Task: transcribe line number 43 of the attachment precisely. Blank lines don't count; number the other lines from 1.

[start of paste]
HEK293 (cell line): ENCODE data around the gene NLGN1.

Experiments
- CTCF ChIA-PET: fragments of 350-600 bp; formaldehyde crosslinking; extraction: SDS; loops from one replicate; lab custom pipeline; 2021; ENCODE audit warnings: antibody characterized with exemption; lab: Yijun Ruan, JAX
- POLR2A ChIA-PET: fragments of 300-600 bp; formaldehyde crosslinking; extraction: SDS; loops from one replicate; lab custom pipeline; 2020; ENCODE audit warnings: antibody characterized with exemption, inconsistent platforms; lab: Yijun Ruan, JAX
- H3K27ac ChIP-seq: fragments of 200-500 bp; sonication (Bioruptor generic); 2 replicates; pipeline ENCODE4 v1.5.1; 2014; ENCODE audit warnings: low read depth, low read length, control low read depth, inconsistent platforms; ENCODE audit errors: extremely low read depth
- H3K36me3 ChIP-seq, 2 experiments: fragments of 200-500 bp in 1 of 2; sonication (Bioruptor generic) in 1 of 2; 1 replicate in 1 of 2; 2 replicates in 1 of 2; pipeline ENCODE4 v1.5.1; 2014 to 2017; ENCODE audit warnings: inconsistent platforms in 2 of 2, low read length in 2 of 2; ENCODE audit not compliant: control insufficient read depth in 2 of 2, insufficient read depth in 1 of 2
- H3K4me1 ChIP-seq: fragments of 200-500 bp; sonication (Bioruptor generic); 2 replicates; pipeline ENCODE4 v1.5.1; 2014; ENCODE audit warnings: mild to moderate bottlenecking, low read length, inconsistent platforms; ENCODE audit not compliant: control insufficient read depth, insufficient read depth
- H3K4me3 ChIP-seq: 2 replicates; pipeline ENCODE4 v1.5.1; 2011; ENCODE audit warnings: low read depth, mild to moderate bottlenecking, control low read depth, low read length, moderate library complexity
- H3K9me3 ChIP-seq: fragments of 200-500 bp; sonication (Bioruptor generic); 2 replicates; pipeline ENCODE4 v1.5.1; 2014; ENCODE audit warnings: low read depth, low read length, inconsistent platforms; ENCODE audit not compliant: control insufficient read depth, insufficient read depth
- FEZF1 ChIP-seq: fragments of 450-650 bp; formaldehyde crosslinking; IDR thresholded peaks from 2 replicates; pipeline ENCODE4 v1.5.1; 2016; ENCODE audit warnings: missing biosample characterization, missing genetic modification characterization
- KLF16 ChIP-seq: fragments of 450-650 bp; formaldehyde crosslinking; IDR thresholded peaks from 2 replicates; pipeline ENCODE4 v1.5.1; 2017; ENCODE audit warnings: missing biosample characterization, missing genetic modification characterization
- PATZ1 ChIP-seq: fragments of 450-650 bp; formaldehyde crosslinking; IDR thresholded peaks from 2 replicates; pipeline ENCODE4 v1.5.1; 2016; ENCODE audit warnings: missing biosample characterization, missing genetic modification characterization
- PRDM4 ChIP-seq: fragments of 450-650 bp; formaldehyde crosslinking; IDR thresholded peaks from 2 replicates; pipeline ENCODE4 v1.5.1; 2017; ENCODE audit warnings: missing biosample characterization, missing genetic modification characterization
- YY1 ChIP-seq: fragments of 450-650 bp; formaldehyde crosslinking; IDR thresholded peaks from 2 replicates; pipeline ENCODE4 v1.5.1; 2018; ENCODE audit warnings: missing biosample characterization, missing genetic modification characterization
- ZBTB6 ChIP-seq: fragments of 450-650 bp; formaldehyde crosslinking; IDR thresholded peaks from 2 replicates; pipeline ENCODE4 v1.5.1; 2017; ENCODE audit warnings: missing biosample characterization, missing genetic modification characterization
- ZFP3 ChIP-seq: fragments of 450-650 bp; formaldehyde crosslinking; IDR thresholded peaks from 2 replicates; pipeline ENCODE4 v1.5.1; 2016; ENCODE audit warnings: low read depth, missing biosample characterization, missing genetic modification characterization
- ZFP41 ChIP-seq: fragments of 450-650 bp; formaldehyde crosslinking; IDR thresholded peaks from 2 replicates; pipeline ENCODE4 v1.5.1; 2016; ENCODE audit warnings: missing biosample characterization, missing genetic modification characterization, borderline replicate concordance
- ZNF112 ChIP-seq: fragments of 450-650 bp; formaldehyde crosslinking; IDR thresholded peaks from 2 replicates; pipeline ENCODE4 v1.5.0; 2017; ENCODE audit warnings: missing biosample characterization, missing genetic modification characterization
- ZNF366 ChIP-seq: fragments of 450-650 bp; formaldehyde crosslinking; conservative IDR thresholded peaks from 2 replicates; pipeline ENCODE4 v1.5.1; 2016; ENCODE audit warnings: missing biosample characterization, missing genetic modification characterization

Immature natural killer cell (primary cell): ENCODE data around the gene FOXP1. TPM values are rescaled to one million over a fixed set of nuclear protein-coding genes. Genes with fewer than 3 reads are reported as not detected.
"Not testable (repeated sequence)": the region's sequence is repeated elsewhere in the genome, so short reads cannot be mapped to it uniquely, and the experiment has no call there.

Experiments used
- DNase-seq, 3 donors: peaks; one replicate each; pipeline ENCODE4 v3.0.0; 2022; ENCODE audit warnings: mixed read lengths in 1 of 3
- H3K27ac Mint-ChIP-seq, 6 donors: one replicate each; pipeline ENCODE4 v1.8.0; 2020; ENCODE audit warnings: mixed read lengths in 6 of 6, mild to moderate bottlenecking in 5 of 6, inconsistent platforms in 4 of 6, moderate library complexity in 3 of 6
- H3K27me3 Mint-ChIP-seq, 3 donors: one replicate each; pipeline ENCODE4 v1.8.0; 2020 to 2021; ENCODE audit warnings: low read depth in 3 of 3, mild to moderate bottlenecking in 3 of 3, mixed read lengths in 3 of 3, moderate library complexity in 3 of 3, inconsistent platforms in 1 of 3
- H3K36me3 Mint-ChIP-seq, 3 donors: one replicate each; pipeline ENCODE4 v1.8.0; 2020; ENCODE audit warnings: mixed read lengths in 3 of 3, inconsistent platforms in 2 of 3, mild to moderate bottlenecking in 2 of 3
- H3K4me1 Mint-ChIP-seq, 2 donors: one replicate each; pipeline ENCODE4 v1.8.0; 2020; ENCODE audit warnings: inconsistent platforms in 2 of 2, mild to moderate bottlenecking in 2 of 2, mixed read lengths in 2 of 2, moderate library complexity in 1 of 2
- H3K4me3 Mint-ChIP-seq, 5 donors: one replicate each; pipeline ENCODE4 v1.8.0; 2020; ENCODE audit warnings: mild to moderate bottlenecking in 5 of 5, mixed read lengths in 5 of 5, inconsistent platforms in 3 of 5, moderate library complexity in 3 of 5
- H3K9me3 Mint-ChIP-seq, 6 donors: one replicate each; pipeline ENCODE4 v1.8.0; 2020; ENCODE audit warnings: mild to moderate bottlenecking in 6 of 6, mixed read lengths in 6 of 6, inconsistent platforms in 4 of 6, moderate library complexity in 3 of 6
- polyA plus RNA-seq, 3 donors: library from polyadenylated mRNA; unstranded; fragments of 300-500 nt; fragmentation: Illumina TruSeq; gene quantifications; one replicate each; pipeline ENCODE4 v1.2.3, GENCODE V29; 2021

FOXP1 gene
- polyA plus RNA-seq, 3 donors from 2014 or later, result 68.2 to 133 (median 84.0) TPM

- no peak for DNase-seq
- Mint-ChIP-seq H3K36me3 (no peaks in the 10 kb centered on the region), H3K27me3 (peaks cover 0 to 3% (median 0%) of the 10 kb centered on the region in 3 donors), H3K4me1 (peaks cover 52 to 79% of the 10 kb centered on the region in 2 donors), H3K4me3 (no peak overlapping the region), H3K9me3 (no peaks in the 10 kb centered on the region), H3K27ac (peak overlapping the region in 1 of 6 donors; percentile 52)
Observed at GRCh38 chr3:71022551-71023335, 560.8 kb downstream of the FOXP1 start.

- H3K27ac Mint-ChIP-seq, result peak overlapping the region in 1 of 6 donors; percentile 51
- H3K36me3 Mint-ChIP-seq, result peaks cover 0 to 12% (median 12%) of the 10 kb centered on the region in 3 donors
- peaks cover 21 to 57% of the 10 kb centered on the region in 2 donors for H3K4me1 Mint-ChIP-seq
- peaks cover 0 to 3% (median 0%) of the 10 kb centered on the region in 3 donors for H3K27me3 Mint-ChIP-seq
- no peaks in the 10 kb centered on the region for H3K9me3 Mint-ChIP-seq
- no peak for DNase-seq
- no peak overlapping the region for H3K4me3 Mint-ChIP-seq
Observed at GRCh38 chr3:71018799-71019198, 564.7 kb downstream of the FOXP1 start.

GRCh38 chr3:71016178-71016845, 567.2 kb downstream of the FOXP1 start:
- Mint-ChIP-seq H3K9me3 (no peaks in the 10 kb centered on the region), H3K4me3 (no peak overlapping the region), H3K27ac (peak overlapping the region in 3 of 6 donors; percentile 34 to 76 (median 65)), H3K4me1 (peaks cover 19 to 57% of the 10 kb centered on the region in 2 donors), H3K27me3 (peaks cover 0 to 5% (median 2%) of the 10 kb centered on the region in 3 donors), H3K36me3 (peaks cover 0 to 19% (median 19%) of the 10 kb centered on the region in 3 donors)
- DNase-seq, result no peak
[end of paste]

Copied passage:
Observed at GRCh38 chr3:71018799-71019198, 564.7 kb downstream of the FOXP1 start.